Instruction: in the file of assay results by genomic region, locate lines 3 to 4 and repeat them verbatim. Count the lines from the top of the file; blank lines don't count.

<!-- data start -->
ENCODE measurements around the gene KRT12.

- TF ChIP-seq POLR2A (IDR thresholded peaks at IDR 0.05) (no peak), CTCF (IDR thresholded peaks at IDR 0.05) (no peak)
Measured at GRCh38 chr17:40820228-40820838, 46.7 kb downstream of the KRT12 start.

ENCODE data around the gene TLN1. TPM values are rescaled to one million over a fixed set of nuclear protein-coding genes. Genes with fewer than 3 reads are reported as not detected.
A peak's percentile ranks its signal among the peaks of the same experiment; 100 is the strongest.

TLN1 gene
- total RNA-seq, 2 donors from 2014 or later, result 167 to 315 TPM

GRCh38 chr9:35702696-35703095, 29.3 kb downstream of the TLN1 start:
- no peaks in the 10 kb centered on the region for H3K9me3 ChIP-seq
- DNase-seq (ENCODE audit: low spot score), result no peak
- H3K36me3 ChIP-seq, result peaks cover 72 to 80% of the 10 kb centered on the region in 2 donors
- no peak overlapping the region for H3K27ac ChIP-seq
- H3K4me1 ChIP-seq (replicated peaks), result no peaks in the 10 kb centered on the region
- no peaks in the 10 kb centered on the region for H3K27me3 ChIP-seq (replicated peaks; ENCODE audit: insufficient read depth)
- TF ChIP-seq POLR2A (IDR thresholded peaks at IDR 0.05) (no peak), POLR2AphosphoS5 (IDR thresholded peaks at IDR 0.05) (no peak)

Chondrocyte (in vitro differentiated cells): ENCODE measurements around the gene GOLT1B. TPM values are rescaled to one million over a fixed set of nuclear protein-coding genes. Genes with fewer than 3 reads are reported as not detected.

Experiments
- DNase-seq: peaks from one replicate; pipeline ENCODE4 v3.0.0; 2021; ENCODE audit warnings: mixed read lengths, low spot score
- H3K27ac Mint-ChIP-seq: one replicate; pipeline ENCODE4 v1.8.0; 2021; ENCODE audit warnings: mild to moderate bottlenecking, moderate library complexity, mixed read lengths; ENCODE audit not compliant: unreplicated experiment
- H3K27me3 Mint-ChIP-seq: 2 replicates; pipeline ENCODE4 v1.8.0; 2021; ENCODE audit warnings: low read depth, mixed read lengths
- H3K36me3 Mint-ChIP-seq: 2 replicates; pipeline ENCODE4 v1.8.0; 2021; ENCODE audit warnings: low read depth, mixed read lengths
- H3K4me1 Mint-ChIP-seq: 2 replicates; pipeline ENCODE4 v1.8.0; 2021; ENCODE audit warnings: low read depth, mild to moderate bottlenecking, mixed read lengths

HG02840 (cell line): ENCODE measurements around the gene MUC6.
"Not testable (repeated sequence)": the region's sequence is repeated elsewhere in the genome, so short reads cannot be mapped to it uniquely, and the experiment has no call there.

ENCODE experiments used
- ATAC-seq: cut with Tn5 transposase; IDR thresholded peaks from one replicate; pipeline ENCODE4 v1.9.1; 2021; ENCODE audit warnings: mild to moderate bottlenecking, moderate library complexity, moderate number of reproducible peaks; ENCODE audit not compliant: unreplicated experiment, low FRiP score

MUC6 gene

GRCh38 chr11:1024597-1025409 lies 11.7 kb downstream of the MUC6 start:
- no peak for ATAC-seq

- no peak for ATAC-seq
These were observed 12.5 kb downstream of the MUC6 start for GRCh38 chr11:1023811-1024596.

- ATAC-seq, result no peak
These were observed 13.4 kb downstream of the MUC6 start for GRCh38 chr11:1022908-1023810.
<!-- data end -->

Measured at GRCh38 chr17:40820228-40820838, 46.7 kb downstream of the KRT12 start.

ENCODE data around the gene TLN1. TPM values are rescaled to one million over a fixed set of nuclear protein-coding genes. Genes with fewer than 3 reads are reported as not detected.